Susan Smith Blakely

The Future of Billable Hours—- What All Young Lawyers Love to Hate

Billable hours.  Ugh.  The end all and be all in most law firms today.  Together with client origination, billable hours have been the measure of success for law professionals for generations.

2200 annually.  2000.  1950.  It really doesn't matter.  The ounce of flesh that is exacted to reach those numbers is considerable and should be of primary concern. Wellness of professionals, wholesome law firm values, training young lawyers to become law firm leaders, and client service should matter most --- not billable hours.

Despite these countervailing considerations, we keep concentrating on leveraging and law firm profits, all of which derive directly from billable hours.  Although there have been many commenters over recent years exposing the weaknesses of such a high concentration on billable hours, the profession has not seen a major move in another direction.

But recently, a top UK law firm represents that new direction.  Clifford Chance announced an innovative pilot program in May 2019, which delves into the merits of a concentration on billable hours as a measure of success.  Here is how a law firm executive describes the need for the study and how it will work:

While utilization is widely used as a core metric across the industry, it has a number of broadly acknowledged limitations, most notably that it does not directly incentivize efficiency or contributions to non-billable work that may be invaluable to the firm’s overall strategy and to the continued development of exceptional client service.

By running a pilot on this scale, with a large number of data points, associate input and partner and management feedback, we expect to be in a position to draw informed conclusions on the way ahead for the firm.

The year-long pilot program will consider lawyer performance based on other factors, including demonstration of knowledge, thought leadership, innovation, pro bono work, and business development.  Although lawyers will continue to record billable hours during the pilot, those numbers will be used to compare results at the end of the program and to maintain client records.

Read more here about the Clifford Chance program.  This kind of initiative is long overdue, and many of us, who care about the future of law practice and development of young lawyers into future leaders, will be very interested in the study results.

Stay tuned because you can be sure I will report them.

Susan Smith Blakely is the Founder of LegalPerspectives LLC and an award-winning, nationally-recognized author, speaker and consultant on issues related to young women lawyers, young women law students and young women interested in careers in the law.  She is author of Best Friends at the Bar:  What Women Need to Know about a Career in the Law (Wolters Kluwer/Aspen Publishers 2009), and Best Friends at the Bar:  The New Balance for Today's Woman Lawyer (Wolters Kluwer Law & Business 2012), which addresses the work-life struggle for women lawyers and includes twelve profiles of women who have successfully transitioned from one practice setting to another.  Her third book in the series, Best Friends at the Bar:  Top-Down Leadership for Women Lawyers, focuses on the responsibilities of law firm leaders and was released by Wolters Kluwer Law & Business in 2015.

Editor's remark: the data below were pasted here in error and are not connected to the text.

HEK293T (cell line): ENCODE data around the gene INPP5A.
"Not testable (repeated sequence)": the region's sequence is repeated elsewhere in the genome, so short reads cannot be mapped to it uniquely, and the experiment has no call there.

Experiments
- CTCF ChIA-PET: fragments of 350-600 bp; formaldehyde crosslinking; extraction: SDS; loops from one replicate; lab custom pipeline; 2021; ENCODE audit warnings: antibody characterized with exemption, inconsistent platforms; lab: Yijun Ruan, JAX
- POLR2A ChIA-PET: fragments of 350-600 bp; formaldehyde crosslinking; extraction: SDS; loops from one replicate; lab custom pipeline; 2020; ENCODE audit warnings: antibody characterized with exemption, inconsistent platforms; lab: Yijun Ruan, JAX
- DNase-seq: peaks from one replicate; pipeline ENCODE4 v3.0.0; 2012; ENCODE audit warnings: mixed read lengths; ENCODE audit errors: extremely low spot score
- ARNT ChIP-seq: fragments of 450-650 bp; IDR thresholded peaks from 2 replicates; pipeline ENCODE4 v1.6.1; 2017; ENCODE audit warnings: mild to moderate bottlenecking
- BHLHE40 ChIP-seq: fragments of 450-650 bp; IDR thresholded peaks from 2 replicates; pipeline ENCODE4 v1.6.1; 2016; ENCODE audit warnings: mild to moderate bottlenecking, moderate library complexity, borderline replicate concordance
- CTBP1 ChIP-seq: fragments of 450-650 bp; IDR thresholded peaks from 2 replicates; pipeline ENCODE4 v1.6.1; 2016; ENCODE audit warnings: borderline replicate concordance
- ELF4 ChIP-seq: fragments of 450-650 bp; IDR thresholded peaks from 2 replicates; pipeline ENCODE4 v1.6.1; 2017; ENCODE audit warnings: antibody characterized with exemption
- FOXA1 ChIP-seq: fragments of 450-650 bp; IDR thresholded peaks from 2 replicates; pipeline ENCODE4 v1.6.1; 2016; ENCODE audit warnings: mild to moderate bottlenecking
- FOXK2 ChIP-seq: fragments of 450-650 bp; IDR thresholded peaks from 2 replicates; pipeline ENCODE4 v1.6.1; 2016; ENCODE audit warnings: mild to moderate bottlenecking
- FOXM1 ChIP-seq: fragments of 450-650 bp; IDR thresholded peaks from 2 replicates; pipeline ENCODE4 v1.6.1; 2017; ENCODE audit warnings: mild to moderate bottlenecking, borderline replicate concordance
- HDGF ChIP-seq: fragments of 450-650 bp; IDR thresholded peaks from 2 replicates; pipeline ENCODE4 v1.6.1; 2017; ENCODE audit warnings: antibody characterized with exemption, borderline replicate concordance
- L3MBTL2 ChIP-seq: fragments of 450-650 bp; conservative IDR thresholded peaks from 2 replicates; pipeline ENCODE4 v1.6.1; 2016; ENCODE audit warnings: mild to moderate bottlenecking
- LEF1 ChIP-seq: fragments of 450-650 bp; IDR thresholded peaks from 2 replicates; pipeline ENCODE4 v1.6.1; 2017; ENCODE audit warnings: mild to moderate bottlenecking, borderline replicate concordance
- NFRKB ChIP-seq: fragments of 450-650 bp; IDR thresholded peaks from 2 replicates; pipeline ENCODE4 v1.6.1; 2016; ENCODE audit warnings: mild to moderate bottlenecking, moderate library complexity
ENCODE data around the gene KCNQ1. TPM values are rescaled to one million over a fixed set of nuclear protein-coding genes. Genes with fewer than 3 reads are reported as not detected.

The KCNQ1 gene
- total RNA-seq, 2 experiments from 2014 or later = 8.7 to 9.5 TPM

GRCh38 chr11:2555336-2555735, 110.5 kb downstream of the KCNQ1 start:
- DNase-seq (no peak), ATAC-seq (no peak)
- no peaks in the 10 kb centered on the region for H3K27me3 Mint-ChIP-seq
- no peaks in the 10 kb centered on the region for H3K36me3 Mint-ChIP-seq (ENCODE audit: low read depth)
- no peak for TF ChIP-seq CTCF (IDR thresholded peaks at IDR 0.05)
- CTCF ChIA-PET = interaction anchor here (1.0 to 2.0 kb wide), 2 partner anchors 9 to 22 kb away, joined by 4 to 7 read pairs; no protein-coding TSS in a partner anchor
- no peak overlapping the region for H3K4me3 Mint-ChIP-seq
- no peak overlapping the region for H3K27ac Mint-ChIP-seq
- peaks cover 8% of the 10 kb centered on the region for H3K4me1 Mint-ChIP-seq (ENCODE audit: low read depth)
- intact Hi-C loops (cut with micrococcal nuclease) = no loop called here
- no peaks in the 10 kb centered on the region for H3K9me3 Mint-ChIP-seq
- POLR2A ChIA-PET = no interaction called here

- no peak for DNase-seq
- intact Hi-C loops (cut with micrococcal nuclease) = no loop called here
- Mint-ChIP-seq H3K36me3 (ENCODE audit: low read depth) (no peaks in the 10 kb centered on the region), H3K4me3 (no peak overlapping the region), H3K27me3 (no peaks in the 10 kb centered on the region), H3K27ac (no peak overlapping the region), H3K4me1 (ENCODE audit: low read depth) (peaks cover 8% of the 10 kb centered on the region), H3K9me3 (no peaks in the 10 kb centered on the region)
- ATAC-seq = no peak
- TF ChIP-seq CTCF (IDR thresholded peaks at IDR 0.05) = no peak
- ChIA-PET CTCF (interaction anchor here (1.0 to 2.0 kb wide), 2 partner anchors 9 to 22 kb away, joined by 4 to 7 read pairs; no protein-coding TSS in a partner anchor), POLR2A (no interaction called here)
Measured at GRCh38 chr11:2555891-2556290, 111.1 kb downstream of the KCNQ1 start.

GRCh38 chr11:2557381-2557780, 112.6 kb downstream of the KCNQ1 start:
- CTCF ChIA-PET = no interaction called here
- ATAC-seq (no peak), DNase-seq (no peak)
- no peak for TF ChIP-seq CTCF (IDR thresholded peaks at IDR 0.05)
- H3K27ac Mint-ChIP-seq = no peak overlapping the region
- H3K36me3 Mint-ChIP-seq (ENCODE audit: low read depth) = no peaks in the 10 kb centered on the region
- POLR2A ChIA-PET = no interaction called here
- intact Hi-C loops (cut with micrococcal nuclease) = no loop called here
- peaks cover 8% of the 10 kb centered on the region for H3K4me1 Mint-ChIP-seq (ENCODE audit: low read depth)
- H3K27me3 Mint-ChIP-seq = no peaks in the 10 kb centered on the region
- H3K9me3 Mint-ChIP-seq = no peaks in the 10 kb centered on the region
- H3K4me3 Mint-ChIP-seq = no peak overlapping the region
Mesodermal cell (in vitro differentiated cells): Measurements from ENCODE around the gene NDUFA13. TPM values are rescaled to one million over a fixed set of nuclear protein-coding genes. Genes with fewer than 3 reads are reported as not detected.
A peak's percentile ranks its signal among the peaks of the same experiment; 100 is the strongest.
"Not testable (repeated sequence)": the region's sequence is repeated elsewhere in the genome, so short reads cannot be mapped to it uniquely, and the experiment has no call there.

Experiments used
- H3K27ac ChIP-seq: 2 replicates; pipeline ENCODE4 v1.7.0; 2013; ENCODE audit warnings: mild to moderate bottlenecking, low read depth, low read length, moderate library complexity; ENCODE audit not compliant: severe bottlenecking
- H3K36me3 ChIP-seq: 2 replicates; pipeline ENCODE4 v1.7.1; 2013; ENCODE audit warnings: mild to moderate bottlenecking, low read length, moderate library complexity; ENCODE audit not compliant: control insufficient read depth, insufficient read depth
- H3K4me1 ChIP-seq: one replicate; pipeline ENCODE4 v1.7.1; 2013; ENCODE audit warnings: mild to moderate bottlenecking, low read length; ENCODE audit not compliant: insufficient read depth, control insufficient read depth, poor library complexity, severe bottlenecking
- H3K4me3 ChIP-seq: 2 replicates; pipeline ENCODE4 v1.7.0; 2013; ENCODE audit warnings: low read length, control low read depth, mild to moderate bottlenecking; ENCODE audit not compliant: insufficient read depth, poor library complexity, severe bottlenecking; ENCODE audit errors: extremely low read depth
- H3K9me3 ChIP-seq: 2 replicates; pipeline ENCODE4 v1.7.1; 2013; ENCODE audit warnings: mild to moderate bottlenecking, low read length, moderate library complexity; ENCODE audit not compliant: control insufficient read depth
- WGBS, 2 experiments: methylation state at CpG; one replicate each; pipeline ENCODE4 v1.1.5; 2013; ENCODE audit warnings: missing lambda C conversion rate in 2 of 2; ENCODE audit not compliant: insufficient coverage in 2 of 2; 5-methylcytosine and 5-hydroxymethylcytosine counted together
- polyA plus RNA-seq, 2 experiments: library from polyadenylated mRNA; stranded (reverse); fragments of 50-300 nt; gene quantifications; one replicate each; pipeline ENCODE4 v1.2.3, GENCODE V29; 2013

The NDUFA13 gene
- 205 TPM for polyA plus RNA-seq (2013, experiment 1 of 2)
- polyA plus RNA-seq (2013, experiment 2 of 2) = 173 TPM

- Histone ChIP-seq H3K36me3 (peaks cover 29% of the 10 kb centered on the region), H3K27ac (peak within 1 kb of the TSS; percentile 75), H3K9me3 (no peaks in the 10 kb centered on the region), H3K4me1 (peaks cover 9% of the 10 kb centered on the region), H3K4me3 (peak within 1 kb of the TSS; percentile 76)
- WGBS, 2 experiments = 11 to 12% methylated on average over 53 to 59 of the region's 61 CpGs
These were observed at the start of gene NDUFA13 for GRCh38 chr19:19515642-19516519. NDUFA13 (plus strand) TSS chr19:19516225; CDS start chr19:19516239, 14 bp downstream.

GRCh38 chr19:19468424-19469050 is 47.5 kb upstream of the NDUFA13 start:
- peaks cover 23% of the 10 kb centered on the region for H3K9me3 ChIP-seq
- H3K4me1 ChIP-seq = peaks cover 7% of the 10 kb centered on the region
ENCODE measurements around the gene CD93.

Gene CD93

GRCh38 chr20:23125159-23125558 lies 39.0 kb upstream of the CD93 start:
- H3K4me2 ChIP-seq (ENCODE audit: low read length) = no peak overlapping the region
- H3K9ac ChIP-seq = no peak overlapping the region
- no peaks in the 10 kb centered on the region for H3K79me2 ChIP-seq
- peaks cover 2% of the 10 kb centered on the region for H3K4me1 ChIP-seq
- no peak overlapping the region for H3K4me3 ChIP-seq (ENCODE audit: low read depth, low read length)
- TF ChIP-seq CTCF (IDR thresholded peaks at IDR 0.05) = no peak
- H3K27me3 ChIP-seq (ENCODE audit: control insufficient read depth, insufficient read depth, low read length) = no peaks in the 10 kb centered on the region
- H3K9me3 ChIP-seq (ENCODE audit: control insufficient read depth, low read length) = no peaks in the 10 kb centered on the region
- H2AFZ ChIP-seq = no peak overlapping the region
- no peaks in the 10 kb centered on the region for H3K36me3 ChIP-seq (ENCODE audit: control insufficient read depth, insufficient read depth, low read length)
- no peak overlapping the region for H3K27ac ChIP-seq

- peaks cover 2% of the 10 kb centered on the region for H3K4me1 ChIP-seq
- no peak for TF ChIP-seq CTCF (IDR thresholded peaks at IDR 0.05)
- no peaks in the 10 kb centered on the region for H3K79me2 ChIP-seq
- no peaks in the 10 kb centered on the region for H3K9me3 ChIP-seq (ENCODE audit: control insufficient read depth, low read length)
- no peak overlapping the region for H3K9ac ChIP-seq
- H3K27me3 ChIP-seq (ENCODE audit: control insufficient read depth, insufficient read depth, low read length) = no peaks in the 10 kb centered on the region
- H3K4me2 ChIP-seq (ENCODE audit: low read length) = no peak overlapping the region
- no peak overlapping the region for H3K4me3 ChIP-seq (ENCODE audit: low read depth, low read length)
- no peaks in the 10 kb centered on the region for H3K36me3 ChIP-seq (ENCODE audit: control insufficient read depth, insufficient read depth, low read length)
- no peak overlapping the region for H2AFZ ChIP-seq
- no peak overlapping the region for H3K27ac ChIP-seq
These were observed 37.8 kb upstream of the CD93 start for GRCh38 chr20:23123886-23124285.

Ms. Blakely’s new book for ALL young lawyers, What Millennial Lawyers Want:  A Bridge from the Past to the Future of Law Practice, will be released by Wolters Kluwer/Aspen Publishers in the summer of 2018.

Ms. Blakely frequently speaks at colleges and universities, law schools, law firms and law organizations, and she has been featured in media including Corporate Counsel Magazine, the ABA Journal, the LA Daily Journal, National Jurist, Washington Examiner Newspaper, Forbes Woman, Women Lawyers Journal (NAWL), DC Spotlight, Lawyerist.com, Daily Muse, Lawyer and Statesman, Law.com, Georgetown Law Magazine, Legal Toolkit Podcast, and Huffington Post Business.  Ms. Blakely also is a frequent guest speaker and panelist at conferences on women's issues in business and the law profession, and she has been a featured speaker at the US Department of Justice, Civil Division.  She is the recipient of the Ms. JD 2015 "Sharing Her Passion Award" and the Lawyer Monthly “Women in Law Award 2016”for her work on behalf of women in the law. 

 Ms. Blakely graduated from the University of Wisconsin with distinction and from Georgetown University Law Center where she was a teaching fellow. She is a member of the CoachSource global network of leadership coaches and is certified as a career coach for the Indiana University Marshall Goldsmith Leadership Development and Executive Coaching Academy.   For more information, please visit www.bestfriendsatthebar.com. 

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